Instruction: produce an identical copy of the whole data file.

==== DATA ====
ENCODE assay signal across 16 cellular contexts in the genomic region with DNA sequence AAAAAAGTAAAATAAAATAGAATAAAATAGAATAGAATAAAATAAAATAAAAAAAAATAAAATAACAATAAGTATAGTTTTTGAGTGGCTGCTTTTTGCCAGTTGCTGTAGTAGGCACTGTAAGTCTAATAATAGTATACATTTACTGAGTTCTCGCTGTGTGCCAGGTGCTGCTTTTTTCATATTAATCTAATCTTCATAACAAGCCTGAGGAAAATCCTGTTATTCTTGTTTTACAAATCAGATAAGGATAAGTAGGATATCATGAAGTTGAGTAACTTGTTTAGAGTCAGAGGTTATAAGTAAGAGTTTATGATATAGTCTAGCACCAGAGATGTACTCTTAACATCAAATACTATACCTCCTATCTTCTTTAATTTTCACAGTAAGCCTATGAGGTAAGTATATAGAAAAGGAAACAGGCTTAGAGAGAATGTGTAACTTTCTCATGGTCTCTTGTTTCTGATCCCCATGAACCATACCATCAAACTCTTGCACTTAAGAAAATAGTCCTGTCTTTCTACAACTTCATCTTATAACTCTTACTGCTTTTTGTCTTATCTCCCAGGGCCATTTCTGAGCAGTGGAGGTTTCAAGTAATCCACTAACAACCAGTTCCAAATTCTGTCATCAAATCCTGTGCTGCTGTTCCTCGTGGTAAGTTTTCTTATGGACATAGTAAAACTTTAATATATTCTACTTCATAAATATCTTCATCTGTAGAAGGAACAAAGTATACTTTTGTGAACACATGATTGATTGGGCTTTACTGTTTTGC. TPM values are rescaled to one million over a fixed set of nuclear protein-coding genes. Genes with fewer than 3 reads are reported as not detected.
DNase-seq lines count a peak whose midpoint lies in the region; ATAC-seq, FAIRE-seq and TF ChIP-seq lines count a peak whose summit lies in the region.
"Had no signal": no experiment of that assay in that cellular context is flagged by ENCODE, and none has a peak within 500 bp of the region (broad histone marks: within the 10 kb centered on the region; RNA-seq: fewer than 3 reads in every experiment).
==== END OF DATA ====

ENCODE assay signal across 16 cellular contexts in the genomic region with DNA sequence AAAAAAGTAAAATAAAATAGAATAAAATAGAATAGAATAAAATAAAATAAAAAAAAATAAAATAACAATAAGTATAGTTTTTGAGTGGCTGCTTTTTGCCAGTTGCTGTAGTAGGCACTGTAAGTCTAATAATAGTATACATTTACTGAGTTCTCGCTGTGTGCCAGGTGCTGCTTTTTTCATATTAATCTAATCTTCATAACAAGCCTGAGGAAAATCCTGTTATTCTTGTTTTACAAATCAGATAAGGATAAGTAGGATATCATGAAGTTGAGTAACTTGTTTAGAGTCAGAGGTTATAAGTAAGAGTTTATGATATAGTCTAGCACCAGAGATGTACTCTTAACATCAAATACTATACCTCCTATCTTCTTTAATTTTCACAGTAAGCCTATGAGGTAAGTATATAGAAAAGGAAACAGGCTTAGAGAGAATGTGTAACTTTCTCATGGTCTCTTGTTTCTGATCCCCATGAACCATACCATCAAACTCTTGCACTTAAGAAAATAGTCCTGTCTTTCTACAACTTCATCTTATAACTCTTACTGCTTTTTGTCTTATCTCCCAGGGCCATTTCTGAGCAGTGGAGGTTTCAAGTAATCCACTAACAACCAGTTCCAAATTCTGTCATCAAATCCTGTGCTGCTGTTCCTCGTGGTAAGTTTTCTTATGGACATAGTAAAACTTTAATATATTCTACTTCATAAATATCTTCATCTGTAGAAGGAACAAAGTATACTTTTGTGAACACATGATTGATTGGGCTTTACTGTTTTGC. TPM values are rescaled to one million over a fixed set of nuclear protein-coding genes. Genes with fewer than 3 reads are reported as not detected.
DNase-seq lines count a peak whose midpoint lies in the region; ATAC-seq, FAIRE-seq and TF ChIP-seq lines count a peak whose summit lies in the region.
"Had no signal": no experiment of that assay in that cellular context is flagged by ENCODE, and none has a peak within 500 bp of the region (broad histone marks: within the 10 kb centered on the region; RNA-seq: fewer than 3 reads in every experiment).